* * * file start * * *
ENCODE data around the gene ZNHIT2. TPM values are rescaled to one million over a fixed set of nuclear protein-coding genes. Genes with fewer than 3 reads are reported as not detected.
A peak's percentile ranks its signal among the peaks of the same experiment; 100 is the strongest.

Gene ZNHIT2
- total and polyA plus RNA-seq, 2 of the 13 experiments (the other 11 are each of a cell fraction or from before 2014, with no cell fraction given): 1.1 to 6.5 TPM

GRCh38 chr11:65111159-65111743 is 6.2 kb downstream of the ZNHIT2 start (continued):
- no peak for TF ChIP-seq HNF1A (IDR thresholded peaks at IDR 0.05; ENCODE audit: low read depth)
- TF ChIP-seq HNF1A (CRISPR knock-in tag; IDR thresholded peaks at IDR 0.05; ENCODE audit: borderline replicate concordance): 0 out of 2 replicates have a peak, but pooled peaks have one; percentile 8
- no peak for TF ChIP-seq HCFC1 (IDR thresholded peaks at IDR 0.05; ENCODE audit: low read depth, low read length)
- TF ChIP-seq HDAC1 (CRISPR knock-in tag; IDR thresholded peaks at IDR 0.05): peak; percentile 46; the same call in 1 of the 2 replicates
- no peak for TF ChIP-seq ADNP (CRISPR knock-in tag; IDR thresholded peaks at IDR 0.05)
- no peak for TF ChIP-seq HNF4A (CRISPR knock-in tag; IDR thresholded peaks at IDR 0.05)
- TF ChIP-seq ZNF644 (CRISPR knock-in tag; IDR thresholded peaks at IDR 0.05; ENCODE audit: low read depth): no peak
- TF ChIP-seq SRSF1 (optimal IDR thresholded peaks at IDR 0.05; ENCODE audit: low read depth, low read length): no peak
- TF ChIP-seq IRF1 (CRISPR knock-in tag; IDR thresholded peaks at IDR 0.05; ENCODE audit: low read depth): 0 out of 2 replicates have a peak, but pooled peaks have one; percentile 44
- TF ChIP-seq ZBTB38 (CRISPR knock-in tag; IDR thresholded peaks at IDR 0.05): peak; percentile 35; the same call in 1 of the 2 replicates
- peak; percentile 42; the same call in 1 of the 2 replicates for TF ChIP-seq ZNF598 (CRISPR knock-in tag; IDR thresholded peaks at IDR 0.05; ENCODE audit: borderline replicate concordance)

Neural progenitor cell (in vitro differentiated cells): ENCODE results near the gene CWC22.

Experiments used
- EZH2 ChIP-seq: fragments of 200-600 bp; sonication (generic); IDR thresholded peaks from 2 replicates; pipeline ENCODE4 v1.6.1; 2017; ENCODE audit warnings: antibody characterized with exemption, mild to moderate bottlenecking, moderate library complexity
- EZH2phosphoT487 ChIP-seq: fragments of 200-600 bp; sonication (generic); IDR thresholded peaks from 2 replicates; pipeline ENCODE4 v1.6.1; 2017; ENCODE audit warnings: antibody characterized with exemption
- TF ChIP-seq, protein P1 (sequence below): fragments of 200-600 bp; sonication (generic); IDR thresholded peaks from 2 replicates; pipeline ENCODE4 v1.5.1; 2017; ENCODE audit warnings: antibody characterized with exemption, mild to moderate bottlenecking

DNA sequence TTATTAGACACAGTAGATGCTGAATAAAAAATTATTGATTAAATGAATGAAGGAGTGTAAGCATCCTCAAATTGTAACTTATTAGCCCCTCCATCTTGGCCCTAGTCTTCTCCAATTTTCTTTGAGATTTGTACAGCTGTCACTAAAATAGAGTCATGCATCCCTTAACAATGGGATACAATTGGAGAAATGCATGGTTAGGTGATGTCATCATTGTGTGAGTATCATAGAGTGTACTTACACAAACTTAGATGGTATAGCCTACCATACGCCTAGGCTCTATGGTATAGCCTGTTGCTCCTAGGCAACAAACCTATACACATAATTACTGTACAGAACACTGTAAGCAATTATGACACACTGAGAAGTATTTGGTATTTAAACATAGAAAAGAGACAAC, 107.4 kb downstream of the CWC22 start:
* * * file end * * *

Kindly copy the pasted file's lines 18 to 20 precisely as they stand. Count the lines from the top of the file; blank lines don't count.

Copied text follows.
Experiments used
- EZH2 ChIP-seq: fragments of 200-600 bp; sonication (generic); IDR thresholded peaks from 2 replicates; pipeline ENCODE4 v1.6.1; 2017; ENCODE audit warnings: antibody characterized with exemption, mild to moderate bottlenecking, moderate library complexity
- EZH2phosphoT487 ChIP-seq: fragments of 200-600 bp; sonication (generic); IDR thresholded peaks from 2 replicates; pipeline ENCODE4 v1.6.1; 2017; ENCODE audit warnings: antibody characterized with exemption